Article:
Is Being Cheated On a Form of Trauma?
"Absolutely, cheating is considered a traumatic event," says Charlotte Kirsten, BACP-qualified trauma psychotherapist, EMDR trauma practitioner, and founder of Typically Topical. In many cases, Kirsten has seen clients who urge to pull away from social interaction as a self-defense mechanism. "Their mind convinces them that any new relationship, even friendship, has the potential to put them back in that dark place, and so no connection is 'safe.' In worst-case scenarios, conditions such as complex PTSD may form, as childhood fears of rejection are re-triggered in adulthood."
Some therapists have started using the term post-infidelity stress disorder (PISD) when categorizing infidelity's impact on mental health, because it can closely resemble post traumatic stress disorder, says Saba Harouni Lurie, founder of Take Root Therapy. It's also linked to betrayal trauma, which Lurie says is a type of attachment trauma that people experience when something happens that betrays their understanding of their bond with an attachment figure. "Betrayal trauma from a romantic relationship can impact a person's emotional and mental health and create symptoms like depression, anxiety, hypervigilance, poor emotional regulation, and intrusive thoughts."
Debi Silber, holistic psychologist and founder of The Post Betrayal Transformation Institute recently conducted a PhD study that focused on how we experience betrayal. Of the 80,000-plus people who took the Post Betrayal Syndrome quiz, almost everyone who'd been betrayed experienced a very similar collection of symptoms, which included fatigue, digestive issues, inability to focus, feelings of stress and anxiety, and a reluctance to form deep relationships because of a fear of being hurt. The phenomenon dubbed Post Betrayal Syndrome. "These stats aren't necessarily from a recent betrayal," Silber says. "They can be from the parent who did something traumatic when we were children or the girlfriend/boyfriend in high school who broke our heart. The good news is, we can heal from all of it."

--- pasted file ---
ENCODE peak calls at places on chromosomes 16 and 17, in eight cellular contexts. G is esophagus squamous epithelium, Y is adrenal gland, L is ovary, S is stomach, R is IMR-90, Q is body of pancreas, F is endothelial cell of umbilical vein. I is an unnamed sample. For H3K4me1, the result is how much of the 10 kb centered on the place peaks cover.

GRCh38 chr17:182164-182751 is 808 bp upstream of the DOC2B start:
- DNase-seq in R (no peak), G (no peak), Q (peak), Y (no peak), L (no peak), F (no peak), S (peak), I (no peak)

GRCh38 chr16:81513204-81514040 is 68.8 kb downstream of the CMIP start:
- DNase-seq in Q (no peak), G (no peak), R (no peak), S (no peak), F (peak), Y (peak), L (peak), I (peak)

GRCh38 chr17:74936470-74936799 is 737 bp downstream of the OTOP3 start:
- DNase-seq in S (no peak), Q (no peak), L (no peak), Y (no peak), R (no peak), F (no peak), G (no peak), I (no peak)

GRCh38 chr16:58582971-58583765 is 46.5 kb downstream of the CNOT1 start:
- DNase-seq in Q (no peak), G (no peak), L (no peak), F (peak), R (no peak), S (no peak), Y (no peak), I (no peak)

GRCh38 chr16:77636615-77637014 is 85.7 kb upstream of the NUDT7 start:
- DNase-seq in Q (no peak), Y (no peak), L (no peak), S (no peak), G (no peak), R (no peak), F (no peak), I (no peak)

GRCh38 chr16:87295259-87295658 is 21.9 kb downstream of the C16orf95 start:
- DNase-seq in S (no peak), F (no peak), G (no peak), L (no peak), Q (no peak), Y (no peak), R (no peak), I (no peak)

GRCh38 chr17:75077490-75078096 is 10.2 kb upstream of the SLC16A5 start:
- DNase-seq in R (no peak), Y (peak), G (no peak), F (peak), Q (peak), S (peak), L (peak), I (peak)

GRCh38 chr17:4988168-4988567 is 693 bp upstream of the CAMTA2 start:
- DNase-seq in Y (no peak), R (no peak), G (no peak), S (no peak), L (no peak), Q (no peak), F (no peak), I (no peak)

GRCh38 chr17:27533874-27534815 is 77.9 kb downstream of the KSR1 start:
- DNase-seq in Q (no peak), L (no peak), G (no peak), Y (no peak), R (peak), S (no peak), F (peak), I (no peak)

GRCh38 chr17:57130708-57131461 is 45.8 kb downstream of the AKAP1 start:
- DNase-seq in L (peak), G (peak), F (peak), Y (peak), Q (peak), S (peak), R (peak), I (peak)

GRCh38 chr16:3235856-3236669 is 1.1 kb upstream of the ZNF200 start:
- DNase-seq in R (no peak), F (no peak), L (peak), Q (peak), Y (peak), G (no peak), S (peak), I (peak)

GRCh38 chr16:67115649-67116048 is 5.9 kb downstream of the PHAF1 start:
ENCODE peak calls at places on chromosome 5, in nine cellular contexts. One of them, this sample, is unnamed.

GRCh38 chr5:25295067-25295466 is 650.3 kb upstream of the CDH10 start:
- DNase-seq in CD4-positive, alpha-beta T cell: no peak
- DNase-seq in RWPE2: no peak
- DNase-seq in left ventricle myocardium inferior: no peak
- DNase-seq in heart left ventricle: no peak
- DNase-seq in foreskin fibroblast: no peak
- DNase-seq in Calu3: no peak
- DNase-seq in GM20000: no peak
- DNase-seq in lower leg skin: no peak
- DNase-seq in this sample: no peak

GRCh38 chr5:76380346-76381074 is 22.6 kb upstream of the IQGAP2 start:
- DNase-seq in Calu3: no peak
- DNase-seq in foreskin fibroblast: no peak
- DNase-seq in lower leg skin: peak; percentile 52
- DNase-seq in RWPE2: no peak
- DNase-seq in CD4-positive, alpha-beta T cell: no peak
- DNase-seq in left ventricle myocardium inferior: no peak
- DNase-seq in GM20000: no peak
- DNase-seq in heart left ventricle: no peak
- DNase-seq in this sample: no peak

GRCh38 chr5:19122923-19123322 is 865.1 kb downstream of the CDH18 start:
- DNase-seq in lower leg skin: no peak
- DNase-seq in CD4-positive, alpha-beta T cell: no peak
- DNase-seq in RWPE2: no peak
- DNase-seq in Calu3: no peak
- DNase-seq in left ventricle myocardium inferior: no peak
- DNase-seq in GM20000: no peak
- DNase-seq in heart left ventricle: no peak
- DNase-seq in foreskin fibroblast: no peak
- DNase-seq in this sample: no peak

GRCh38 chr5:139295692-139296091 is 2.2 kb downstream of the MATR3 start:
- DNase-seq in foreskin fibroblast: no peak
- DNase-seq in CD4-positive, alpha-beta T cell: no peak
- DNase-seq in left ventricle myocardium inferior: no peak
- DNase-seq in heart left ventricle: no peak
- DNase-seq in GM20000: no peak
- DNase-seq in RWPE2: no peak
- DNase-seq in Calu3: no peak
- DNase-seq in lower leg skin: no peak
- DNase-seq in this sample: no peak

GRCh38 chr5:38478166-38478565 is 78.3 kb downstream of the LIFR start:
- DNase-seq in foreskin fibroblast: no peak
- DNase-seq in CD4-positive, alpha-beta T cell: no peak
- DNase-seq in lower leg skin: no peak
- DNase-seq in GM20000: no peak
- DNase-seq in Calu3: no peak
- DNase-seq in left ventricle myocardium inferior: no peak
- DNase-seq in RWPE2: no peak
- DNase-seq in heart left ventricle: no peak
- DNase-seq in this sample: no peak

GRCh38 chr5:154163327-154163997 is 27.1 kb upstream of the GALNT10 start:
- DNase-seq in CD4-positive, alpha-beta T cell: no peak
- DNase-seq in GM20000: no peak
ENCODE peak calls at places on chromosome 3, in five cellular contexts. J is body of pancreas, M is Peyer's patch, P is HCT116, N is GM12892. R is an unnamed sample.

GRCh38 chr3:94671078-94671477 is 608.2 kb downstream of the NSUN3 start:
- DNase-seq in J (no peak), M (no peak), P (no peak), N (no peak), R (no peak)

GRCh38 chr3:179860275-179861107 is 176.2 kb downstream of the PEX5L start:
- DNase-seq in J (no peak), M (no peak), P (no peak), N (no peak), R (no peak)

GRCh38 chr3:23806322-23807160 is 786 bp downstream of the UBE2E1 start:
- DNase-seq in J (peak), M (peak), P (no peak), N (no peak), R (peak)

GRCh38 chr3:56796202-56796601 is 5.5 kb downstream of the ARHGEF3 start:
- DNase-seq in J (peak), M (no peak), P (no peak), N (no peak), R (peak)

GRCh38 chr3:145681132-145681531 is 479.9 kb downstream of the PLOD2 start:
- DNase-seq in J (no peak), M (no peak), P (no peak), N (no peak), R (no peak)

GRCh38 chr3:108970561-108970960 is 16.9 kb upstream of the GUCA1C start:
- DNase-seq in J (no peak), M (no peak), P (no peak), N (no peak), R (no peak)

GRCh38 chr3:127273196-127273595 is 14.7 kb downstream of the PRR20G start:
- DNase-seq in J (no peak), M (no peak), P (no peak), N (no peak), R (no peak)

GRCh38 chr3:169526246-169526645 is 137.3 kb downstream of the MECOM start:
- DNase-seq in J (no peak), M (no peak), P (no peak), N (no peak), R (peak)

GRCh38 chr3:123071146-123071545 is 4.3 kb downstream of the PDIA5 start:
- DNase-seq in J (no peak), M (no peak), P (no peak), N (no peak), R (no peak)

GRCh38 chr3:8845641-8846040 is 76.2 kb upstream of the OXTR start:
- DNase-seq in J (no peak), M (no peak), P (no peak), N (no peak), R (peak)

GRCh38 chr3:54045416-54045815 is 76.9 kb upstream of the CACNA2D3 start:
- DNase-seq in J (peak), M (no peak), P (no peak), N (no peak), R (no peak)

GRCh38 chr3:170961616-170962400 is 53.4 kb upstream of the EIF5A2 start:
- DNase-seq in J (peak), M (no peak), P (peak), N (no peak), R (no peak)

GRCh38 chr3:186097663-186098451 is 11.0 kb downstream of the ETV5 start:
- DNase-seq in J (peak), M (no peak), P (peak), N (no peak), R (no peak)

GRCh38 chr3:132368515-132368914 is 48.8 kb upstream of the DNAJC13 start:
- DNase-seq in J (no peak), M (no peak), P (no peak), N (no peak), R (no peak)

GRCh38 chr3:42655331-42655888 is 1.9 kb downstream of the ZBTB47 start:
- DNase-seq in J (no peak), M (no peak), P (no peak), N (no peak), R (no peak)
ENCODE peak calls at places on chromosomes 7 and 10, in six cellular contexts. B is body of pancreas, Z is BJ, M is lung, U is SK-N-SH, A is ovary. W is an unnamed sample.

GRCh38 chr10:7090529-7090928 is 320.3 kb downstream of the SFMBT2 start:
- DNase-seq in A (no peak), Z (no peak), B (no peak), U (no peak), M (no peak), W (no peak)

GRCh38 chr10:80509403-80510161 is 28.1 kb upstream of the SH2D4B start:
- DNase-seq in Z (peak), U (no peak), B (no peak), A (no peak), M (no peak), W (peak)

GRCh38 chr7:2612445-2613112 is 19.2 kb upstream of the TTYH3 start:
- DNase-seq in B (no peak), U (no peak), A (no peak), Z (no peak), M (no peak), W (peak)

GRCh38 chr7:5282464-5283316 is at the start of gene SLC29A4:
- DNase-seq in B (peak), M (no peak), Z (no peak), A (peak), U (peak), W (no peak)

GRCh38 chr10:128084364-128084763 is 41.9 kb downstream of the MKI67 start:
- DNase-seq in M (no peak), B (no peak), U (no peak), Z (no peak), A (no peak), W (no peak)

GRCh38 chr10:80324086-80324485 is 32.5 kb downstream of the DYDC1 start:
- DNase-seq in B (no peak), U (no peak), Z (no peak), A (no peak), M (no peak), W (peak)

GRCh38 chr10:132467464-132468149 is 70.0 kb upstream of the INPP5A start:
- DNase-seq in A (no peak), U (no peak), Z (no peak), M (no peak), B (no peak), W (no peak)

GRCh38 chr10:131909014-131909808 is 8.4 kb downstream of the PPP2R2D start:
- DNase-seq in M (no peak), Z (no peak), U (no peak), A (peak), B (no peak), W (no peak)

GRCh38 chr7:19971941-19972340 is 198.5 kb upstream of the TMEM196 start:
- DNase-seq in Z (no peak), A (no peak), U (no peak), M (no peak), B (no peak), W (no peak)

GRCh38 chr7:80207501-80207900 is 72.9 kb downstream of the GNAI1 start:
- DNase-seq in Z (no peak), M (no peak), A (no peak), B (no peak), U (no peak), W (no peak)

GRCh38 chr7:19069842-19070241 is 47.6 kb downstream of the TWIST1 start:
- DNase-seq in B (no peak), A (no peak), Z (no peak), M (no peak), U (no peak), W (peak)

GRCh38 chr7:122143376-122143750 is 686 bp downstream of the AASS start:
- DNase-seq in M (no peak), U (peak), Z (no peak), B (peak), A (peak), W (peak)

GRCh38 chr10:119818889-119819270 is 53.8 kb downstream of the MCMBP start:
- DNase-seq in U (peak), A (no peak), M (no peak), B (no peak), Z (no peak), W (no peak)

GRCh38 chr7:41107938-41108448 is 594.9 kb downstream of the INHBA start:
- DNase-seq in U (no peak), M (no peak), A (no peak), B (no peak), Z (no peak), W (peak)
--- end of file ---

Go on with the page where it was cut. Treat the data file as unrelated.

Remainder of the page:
Can You Heal From Cheated-Related Trauma?
The short answer is: yes, as Silber says, it's possible to heal (and to return your brain to its prebetrayed state). But it may take work. The adage that "time heals all wounds" isn't true for all wounds, or all people, says Silber. For some, she says, "Healing must be deliberate and intentional."
Kirsten says that healing from trauma involves self-compassion, patience, and acceptance. "Journeying through the stages of grief helps [people] come to terms with their loss because that's what it is: a loss," she says. Some people may be able to do this work on their own, while others may benefit from therapy. Either way, when people let themselves recover, they're able to truly move forward — emotionally and physically. "Studies are emerging that demonstrate neuroplasticity — the ability of our brain to bounce back and change after damage, including that induced by traumatic events," Kirsten points out. So while heartbreak is undoubtedly painful, rest assured that it's possible to turn that fight-or-flight danger response off, allowing ourselves to focus on building new, healthier relationships in the future.